Now look, I don’t know what was happening internally with them. Information may not have been flowing them from the sick man and the family of the sick man in good time. But that should have been communicated with people. I mean, you have 10,000 people in a conference area like that, and given what we know about the virus now and its proclivity to last on surfaces for hours and hours…
Look, what I don’t understand is why, on that Saturday when they found out, they didn’t just send out an email to every single person who attended CPAC to say, “Look, we’ve had a report about a person who’s been tested positive. It’s not a reason to panic. It’s not a reason for alarm. Here are the areas in which that person spent most of their time. We’re trying to track down any further information. We’ll keep you updated twice a day, three times a day if we have to. Make sure we’re not in your spam list on your email so you get consistent updates from us and we’ll furnish you with information as it comes through.”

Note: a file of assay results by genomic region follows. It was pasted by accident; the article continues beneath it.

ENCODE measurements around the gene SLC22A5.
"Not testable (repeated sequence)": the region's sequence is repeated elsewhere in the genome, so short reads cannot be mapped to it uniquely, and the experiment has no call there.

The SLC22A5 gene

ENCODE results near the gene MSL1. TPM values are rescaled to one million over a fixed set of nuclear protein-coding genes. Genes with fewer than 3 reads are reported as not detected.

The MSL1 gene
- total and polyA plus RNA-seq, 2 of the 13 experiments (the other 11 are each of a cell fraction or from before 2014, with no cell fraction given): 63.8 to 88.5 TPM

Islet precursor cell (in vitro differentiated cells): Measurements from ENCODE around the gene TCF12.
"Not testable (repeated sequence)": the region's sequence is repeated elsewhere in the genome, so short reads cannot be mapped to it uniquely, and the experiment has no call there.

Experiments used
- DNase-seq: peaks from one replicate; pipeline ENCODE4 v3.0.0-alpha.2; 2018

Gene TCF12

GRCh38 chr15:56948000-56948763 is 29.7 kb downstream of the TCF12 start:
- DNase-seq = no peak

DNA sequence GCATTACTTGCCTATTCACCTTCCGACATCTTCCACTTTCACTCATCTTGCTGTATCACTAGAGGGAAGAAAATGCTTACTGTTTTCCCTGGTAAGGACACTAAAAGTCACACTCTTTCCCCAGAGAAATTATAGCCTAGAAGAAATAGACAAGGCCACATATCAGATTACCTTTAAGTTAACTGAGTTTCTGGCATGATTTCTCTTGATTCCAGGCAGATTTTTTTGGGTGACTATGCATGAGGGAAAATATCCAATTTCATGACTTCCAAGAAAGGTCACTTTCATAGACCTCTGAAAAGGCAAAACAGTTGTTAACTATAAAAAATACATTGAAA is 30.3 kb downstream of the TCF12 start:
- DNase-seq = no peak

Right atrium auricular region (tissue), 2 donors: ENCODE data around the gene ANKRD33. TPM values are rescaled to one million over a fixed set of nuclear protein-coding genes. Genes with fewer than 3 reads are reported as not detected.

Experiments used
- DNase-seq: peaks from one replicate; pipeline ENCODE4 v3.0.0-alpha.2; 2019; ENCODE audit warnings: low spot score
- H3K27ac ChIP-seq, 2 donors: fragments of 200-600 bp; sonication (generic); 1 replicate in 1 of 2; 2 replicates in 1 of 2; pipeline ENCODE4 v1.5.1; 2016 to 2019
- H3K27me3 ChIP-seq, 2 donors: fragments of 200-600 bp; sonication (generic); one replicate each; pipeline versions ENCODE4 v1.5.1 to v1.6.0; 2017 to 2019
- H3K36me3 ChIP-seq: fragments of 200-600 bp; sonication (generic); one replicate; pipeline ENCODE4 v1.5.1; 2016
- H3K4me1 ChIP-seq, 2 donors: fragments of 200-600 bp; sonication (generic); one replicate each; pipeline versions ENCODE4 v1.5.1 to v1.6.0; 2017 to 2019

Instead, what they basically said is, “Hey, guys, coronavirus? Don’t worry!” Like, what? And that, especially given how sick I was at the time, that really, really … Their way of approaching this really panicked me, and I know it panicked a hell of a lot of other people. They’re claiming that my intervention led to panic, where actually, look at where we are now as a result of my intervention. It’s actually where people are less afraid because we’ve got more information, and we can, as adults, take a view as to whether or not we want to get tested, whether or not our symptoms are bad enough.
One lady had symptoms and she wasn’t going to get tested originally because the ACU had basically said, “Nothing to worry about.” Then she saw my tweet thread and said, “Okay, I’m going to get tested.” She went to get tested and she came back positive for a different strain of coronavirus. Now, I know those aren’t as deadly, but it’s a good thing she got that test and she got checked. And I just think it’s so irresponsible to tell people, “Yeah, you’re good. Don’t worry.”
There’s no playbook for [coronavirus]. They can’t be expected to know how to deal with these things. But the last thing they should start doing is hurling accusations at me and telling the attendees that they’re being too panicky or anything like this. This is an international public health crisis we’re talking about. People will forgive an overreaction. They won’t forgive an under reaction.
Author: Jane Coaston